5 Years After the Crash: The White House Wants to Hear From You

Before you go, we thought you'd like these...
Before you go close icon

Five years ago, we experienced the worst financial crisis since the Great Depression. Millions of Americans lost their jobs and homes. And confidence in our financial and economic institutions plummeted.

Earlier this week, the White House published a special report [link opens in PDF] that looks at what has been done to combat the crisis, while also considering where we stand now. As part of its effort to better understand this devastating event, the White House would also like to answer questions from The Motley Fool's community.

What would you ask the Obama administration? We encourage you to post questions for the White House in the comments section at the bottom of this article. After administration officials have answered your questions, we'll publish the Q&A right here on Fool.com.


Fighting our way back
In the special report, the administration notes that "five years later, America has fought our way back." Here are some of the achievements mentioned in the report:

  • The Treasury has received nearly $422 billion in total cash payments back from the government's investments in TARP and support for AIG. This is more than the $421 billion it disbursed through TARP.
  • Ford, GM, and Chrysler are profitable and gaining market share for the first time in 20 years.
  • The Home Affordable Modification Program (HAMP) led to 7 million homeowners getting government or private mortgage modifications. The White House concedes, however, that "more work remains to be done to improve wider access to affordable mortgage credit, address the uneven recovery across communities, and move to a more sustainable equilibrium where government does not back such a high percentage of the mortgage market."

To learn more about the response to the financial crisis and to help shape questions you may want to ask of the administration -- remember, you can leave your question in the comments section below -- the White House has provided some brief audio clips from key administration officials:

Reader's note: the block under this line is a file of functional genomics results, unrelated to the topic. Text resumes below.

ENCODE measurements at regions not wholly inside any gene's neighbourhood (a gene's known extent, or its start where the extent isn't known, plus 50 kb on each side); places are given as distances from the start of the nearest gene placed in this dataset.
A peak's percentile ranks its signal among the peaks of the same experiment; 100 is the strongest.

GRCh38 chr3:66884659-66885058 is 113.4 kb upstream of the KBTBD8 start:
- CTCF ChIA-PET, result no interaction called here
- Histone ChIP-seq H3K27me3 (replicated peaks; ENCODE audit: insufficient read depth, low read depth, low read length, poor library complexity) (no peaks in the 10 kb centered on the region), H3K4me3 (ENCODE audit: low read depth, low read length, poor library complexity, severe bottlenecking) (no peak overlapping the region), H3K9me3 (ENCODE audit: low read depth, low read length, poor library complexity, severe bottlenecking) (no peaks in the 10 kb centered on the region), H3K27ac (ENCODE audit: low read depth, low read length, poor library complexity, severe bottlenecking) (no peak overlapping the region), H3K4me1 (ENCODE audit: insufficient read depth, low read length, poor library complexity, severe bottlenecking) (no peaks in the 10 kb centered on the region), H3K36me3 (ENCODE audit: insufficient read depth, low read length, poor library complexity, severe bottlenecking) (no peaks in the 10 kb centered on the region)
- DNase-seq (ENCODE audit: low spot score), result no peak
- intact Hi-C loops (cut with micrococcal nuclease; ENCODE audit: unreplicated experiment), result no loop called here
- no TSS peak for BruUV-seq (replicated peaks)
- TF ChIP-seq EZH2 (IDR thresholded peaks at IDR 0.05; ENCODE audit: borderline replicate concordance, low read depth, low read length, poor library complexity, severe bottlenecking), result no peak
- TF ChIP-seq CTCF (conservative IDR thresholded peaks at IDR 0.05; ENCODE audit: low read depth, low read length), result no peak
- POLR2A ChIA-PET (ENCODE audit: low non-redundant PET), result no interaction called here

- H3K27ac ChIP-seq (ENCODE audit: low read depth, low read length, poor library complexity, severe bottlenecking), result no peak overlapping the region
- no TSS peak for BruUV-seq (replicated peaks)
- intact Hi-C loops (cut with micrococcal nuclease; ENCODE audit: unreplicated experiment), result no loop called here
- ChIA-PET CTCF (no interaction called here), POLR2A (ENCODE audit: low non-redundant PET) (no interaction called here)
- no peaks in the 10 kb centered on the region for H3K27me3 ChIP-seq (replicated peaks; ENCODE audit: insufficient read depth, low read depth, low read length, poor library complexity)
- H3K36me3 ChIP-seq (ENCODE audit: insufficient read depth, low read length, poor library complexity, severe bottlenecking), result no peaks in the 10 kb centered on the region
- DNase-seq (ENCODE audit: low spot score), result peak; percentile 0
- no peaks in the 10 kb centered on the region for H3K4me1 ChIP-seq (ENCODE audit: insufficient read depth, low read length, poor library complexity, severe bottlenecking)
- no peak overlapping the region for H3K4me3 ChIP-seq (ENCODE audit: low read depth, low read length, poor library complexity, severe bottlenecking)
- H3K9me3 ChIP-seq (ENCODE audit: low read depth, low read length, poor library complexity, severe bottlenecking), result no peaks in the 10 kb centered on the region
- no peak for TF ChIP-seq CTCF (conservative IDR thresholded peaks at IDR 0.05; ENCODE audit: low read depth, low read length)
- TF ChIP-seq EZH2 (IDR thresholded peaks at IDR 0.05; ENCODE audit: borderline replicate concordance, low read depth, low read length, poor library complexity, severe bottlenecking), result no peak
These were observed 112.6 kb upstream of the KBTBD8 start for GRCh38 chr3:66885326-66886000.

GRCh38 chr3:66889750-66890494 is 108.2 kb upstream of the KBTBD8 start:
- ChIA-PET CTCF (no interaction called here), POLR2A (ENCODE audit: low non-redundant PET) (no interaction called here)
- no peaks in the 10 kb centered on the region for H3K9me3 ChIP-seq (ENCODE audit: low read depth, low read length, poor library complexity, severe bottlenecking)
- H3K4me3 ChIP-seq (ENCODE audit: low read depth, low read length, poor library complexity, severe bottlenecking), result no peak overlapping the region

Healing the Housing Market

Supporting Business

Reducing the Deficit

Saving the American Auto Industry

Stabilizing the Financial System / TARP

Protecting Consumers

Reforming Wall Street

What needs to be done
Clearly, we have come a long way over the past five years, but much remains to be done. Unemployment is still too high, and chronic long-term unemployment needs to be effectively addressed.

Meanwhile, the financial crisis didn't help our already shaken retirement system, which investing great John Bogle has said is headed for a serious train wreck.

And five years later, our big banks are arguably still too big to fail, and their managers are possibly too big to jail as well.

The White House agrees that we still have much more to do. As part of its effort to better understand this complex crisis, it would like to hear from our Foolish community. This is a great opportunity for you to ask questions that are of particular importance to our investing community.

Again, just use the comments section below to send in your question. We'll choose some of the most representative ones, and then publish the White House's answers next week.

link

The article 5 Years After the Crash: The White House Wants to Hear From You originally appeared on Fool.com.

The Motley Fool recommends American International Group, Ford, and General Motors. The Motley Fool owns shares of American International Group and Ford and has the following options: long January 2014 $25 calls on American International Group. Try any of our Foolish newsletter services free for 30 days. We Fools may not all hold the same opinions, but we all believe that considering a diverse range of insights makes us better investors. The Motley Fool has a disclosure policy.

Copyright © 1995 - 2013 The Motley Fool, LLC. All rights reserved. The Motley Fool has a disclosure policy.

Read Full Story

Want more news like this?

Sign up for Finance Report by AOL and get everything from business news to personal finance tips delivered directly to your inbox daily!

Subscribe to our other newsletters

Emails may offer personalized content or ads. Learn more. You may unsubscribe any time.

From Our Partners